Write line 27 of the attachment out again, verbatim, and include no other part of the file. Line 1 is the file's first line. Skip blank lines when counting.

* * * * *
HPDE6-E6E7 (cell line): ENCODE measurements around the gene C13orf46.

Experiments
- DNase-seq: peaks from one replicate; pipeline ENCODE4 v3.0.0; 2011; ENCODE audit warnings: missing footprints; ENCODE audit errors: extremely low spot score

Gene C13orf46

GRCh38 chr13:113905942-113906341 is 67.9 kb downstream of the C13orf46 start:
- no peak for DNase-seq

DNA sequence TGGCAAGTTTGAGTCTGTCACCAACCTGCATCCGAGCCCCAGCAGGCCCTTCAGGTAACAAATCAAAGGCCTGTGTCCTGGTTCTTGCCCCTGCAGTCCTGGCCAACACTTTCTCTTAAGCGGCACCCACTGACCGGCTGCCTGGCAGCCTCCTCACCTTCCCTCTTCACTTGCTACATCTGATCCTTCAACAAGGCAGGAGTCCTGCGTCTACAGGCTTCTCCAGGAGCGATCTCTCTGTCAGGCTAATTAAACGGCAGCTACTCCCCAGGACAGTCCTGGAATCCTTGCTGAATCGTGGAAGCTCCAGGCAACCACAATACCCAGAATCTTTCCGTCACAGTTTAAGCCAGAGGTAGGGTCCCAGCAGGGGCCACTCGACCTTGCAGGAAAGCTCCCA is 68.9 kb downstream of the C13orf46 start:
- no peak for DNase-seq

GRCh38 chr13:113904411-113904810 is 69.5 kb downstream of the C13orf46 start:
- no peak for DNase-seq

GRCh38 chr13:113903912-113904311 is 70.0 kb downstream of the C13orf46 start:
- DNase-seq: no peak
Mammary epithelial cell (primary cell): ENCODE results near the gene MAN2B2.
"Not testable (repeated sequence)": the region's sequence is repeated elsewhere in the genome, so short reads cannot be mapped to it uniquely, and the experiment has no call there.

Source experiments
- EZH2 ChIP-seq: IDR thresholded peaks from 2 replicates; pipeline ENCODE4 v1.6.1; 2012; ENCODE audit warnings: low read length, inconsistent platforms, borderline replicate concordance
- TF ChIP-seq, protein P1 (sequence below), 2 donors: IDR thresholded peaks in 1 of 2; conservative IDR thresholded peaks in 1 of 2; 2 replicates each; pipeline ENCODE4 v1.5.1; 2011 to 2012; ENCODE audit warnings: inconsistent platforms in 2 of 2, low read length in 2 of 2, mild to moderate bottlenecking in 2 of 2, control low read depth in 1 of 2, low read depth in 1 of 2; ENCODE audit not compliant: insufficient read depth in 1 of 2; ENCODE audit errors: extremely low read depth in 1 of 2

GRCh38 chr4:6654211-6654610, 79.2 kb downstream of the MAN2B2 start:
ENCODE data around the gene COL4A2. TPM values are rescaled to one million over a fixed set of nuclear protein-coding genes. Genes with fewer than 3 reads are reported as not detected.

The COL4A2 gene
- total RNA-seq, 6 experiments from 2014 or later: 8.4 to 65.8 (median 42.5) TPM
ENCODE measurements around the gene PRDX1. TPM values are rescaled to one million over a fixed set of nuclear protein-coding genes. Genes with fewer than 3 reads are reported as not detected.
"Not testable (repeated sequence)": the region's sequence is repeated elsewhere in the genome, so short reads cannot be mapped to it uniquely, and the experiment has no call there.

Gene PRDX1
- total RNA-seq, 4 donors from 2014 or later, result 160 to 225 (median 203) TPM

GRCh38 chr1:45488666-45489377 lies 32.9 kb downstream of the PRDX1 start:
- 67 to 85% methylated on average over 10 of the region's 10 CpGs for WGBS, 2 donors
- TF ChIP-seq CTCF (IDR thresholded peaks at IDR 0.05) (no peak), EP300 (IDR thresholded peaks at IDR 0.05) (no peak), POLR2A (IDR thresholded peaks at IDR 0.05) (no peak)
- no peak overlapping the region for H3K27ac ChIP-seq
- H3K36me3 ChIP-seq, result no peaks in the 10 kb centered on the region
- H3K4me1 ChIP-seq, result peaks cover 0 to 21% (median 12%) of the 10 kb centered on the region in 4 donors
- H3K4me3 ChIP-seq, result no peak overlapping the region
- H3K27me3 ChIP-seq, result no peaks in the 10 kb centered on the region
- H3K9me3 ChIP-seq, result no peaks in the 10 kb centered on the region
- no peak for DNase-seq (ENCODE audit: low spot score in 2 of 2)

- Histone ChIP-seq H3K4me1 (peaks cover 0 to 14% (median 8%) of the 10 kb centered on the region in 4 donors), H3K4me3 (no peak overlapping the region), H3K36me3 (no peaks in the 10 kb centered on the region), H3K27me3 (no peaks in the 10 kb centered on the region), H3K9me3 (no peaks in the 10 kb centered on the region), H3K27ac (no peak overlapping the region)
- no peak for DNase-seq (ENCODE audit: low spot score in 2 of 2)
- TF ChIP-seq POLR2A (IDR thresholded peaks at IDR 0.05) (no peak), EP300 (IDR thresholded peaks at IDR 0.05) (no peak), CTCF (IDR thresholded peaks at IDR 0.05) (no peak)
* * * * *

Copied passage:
- 67 to 85% methylated on average over 10 of the region's 10 CpGs for WGBS, 2 donors